Zia reinstated the Presidential System that focused de facto power to the center and in effect reestablished the measures taken by the first two Military regimes prior to the Bhutto era. This bolstering of Official power was undertaken in conjunction with what one could identify as reconciliatory measures towards the Zamindars. The establishment of the Local Bodies System in conjunction with the Presidential System effectively gave significant localized power to the land owning families while bolstering the potency of the Presidency. Zia also held the elections during his tenure on a non-party basis that, while disempowering the PPP, gained the support of the Zamindarifamilies who maintained their traditional hold on Unofficial power. The underlying balance between the Military and traditional leaders was established through these measures. That is, the dominance of the Military over the State apparatus and the landowning families over the Unofficial power dynamics. This basic agreement would serve as the formalized arena through which competition between the two would be measured by and continue.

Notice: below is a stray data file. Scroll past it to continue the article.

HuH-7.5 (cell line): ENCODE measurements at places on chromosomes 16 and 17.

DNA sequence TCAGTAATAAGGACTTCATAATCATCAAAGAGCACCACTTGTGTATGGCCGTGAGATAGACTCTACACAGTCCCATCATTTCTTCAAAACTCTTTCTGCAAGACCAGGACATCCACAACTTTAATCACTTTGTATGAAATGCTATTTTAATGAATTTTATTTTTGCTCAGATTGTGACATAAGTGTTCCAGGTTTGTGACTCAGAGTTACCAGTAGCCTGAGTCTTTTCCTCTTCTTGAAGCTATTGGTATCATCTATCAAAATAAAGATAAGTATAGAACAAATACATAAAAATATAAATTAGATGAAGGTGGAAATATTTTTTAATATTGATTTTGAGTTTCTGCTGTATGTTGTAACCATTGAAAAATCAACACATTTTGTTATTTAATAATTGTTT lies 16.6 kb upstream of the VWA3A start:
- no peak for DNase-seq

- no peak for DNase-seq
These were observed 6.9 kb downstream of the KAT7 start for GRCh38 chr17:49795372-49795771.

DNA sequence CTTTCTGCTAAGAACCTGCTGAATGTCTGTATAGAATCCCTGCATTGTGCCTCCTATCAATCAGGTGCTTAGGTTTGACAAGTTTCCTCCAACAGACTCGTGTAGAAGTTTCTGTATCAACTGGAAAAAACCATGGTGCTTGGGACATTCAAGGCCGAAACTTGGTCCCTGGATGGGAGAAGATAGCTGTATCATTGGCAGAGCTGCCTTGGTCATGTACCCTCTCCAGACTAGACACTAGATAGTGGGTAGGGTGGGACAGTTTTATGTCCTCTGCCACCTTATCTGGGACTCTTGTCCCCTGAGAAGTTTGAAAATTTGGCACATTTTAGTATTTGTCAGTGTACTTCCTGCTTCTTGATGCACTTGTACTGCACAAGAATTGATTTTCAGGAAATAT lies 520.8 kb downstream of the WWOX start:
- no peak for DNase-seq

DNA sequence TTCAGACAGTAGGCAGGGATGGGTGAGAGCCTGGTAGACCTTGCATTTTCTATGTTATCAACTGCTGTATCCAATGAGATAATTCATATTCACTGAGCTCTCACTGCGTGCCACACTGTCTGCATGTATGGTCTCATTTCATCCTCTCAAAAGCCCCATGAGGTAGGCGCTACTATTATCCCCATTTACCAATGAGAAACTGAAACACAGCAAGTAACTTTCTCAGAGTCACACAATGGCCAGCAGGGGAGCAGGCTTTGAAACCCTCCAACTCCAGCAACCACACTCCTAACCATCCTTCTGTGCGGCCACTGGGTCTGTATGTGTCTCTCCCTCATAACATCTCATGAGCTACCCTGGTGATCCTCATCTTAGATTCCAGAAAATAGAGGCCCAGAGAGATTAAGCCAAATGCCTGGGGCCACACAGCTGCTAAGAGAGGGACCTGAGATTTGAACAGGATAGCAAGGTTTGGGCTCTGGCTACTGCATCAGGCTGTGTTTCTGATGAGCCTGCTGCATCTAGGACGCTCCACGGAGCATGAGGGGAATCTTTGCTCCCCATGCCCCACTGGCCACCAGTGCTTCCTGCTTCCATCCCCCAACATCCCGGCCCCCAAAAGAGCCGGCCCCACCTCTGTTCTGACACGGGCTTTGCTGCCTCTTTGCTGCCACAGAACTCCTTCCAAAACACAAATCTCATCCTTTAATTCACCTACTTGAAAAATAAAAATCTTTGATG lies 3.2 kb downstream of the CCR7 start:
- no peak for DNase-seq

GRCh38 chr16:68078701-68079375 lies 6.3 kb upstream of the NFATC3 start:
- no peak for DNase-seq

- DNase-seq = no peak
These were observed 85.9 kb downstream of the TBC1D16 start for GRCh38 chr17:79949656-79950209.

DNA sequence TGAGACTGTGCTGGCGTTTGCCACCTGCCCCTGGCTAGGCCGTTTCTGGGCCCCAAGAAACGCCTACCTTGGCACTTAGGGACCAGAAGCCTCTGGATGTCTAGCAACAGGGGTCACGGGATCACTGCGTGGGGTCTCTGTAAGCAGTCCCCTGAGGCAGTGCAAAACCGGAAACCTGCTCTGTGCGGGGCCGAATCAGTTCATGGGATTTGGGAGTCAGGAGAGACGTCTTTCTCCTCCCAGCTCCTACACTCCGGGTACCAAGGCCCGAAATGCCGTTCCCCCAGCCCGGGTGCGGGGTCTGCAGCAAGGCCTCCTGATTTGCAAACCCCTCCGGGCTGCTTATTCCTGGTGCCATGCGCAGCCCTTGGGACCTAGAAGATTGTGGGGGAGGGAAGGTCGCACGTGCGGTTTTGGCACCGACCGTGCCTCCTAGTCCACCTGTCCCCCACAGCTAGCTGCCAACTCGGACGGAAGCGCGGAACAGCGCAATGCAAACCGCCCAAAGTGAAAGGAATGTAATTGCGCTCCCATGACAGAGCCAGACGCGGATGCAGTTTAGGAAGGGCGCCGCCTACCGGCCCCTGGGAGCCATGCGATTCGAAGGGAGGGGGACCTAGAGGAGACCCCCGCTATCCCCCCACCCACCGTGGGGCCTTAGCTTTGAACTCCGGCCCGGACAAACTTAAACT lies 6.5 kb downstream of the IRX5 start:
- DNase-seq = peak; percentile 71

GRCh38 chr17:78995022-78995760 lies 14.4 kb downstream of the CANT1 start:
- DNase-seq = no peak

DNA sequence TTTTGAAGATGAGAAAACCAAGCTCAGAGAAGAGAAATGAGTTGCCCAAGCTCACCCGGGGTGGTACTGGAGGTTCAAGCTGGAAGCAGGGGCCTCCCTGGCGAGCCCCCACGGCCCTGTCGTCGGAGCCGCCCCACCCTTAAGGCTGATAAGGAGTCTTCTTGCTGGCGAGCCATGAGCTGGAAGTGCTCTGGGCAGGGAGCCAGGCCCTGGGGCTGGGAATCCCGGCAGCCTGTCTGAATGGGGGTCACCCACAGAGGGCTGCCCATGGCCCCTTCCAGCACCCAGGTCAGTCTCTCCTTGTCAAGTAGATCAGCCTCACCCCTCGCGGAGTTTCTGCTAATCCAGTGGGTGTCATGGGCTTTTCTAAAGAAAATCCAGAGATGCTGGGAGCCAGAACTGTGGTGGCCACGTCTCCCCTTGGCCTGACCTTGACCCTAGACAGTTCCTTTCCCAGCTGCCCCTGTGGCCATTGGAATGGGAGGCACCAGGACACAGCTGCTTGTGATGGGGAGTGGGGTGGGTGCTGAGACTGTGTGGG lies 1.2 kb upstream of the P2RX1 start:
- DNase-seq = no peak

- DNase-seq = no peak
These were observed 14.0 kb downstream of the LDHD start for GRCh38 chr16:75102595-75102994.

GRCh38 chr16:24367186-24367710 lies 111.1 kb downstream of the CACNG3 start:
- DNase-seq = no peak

The Military under Zia, however, began to encroach significantly on Zamindari interests through several measures that were to exacerbate the relationship between the two major political forces. The first was the re-creation of a significant Industrial Elite from the conservative merchant-trader class. Among these was the family of Nawaz Sharif that was to gain significant influence over the metropolitan areas of Northern Punjab through the creation of the PML-N. This new party was also used to provide a Punjabi alternative to the predominantly Sindhi PPP. The Military also nurtured the creation of the Muhajir Quami Movement led by Altaf Hussein. This party consolidated the Muhajirs of the Sindh province that represented a significant political threat to the ethnic Sindhis and destabilized the traditional hold of the Zamindars in the region aligned to the PPP. The creation of the IJI, a Muslim political party, as a means to counter the socialism of the PPP and the use of Islam as a source of justification for military action consolidated the role of Islam which was until then restricted to an understated yet significant source of political development in the country. Zia’s mysterious death in an air crash ushered in the rule of the PPP under Benazir Bhutto and while the underlying division between Official and Unofficial power had been established, the country continued to be a victim of the friction between its two major political forces.